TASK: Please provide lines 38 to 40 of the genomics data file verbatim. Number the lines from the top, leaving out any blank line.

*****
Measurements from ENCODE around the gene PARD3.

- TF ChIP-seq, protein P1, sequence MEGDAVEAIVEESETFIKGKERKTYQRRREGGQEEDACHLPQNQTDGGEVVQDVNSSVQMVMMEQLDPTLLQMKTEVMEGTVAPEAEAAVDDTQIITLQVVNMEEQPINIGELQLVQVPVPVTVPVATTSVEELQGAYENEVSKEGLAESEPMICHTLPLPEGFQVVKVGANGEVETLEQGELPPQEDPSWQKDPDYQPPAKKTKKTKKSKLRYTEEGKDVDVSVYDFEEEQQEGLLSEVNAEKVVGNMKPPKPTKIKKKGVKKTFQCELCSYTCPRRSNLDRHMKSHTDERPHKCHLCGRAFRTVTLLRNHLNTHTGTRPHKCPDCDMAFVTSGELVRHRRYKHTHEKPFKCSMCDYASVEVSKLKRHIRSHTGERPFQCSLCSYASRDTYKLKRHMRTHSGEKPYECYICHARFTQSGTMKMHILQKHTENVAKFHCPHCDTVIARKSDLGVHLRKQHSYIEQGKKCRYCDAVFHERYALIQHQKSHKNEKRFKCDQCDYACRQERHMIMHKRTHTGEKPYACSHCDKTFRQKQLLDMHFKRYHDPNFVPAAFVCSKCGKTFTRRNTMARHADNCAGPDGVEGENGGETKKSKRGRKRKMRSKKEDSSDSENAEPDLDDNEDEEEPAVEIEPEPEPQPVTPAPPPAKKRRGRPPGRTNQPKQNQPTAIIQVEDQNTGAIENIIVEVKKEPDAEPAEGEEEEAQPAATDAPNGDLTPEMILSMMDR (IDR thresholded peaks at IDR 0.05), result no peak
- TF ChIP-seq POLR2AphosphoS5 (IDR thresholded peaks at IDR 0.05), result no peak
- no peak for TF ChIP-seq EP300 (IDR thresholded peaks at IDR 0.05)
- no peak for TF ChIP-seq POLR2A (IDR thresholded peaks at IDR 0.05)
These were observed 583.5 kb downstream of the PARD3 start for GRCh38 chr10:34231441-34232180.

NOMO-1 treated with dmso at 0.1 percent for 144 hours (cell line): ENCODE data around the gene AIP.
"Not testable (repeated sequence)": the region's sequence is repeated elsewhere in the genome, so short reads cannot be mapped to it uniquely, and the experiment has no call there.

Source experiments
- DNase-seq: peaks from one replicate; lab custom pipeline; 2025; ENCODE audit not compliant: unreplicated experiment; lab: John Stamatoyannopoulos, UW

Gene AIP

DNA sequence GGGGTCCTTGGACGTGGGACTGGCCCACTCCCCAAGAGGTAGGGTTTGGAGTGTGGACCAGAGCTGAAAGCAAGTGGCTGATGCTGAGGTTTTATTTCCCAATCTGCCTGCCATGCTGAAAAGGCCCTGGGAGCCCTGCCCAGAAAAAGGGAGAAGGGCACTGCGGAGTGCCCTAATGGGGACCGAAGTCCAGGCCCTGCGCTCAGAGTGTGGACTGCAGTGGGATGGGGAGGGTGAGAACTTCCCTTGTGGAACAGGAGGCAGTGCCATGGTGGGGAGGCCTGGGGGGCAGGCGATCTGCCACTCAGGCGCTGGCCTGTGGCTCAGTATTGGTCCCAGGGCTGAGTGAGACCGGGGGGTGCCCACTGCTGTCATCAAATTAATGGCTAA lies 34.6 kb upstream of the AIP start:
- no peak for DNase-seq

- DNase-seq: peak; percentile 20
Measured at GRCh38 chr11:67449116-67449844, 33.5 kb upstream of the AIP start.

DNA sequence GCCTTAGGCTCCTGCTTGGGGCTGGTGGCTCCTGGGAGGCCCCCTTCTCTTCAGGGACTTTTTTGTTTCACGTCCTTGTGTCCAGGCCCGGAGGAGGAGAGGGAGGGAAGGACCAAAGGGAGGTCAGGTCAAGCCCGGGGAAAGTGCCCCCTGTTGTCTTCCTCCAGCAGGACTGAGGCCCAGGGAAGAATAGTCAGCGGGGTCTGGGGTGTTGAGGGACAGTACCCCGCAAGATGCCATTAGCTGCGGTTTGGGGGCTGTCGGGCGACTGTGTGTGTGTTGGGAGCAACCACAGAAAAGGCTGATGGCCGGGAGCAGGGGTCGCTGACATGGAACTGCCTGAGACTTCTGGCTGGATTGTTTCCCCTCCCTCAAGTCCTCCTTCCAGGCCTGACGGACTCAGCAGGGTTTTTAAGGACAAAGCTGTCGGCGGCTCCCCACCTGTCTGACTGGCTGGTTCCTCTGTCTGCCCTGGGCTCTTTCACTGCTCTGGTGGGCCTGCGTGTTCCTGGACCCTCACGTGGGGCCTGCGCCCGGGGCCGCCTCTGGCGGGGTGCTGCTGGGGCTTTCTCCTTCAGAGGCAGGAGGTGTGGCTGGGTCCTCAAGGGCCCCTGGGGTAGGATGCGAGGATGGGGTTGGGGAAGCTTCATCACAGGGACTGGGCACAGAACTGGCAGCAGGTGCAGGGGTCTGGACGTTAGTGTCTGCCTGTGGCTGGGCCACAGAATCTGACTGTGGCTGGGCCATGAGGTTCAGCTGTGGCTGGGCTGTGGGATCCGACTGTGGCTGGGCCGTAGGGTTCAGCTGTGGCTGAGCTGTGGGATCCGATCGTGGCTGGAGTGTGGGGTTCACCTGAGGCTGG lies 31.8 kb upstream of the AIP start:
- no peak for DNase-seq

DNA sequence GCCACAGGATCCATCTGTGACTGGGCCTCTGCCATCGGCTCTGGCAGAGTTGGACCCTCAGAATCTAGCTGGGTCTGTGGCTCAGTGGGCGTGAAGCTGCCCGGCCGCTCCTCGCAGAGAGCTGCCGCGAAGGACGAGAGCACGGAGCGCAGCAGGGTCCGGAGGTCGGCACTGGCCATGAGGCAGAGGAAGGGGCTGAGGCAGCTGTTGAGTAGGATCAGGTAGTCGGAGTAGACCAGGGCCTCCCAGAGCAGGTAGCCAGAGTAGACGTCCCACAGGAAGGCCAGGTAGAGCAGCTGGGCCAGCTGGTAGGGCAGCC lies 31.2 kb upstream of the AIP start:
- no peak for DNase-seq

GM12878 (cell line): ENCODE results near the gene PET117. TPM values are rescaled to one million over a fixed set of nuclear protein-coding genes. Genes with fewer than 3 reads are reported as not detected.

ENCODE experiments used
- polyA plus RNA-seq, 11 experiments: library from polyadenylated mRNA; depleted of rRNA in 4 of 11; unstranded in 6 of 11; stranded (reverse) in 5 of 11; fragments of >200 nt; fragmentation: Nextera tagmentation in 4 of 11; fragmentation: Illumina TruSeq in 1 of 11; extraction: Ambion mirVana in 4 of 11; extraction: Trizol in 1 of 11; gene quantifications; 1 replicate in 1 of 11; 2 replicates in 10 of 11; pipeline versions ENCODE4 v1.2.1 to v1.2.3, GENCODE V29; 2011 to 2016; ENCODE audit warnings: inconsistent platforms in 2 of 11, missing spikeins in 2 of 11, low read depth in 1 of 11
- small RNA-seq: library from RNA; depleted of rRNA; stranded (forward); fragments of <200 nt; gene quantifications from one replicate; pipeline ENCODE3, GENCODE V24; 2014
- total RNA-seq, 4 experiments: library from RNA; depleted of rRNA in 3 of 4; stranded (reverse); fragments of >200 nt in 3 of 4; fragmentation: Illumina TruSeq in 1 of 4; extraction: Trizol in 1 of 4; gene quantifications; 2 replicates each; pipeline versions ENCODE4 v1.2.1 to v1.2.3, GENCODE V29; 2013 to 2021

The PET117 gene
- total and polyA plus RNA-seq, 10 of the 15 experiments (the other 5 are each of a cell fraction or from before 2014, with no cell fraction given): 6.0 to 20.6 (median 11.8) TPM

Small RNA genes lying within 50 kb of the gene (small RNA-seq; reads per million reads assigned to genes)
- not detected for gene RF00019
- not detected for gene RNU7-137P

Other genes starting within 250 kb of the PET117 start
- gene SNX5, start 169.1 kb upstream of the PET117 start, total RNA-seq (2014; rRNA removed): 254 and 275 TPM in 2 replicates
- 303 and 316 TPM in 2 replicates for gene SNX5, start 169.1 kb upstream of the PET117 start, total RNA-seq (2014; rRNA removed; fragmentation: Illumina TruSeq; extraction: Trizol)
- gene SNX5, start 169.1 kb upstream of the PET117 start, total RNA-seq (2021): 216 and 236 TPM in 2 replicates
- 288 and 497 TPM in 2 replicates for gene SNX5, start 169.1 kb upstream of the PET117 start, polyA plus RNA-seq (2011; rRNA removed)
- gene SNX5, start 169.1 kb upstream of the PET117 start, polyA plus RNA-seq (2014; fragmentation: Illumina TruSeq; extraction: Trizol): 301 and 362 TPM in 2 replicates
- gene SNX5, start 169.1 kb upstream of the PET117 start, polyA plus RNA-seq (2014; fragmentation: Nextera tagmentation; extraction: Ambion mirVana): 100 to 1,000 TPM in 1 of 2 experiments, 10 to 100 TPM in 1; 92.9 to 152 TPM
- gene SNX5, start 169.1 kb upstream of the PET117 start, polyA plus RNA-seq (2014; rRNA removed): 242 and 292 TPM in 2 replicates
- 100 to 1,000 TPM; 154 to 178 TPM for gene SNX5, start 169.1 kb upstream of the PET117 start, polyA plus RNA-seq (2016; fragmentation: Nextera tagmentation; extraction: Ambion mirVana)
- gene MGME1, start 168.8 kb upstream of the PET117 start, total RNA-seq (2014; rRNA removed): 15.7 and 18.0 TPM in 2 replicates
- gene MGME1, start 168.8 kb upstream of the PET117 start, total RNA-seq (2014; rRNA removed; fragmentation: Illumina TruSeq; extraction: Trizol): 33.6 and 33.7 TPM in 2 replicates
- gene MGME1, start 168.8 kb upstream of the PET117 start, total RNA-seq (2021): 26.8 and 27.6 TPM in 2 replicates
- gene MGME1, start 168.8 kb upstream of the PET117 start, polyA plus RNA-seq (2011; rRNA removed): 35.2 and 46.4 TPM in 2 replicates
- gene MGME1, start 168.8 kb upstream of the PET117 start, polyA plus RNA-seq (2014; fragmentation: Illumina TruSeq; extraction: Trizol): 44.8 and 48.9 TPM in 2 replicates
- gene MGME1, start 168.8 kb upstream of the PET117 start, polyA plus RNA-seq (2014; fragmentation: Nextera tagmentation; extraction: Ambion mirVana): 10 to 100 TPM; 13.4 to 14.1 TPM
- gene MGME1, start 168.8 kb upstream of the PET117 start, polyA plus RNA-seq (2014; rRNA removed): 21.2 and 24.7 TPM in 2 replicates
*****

- 100 to 1,000 TPM; 154 to 178 TPM for gene SNX5, start 169.1 kb upstream of the PET117 start, polyA plus RNA-seq (2016; fragmentation: Nextera tagmentation; extraction: Ambion mirVana)
- gene MGME1, start 168.8 kb upstream of the PET117 start, total RNA-seq (2014; rRNA removed): 15.7 and 18.0 TPM in 2 replicates
- gene MGME1, start 168.8 kb upstream of the PET117 start, total RNA-seq (2014; rRNA removed; fragmentation: Illumina TruSeq; extraction: Trizol): 33.6 and 33.7 TPM in 2 replicates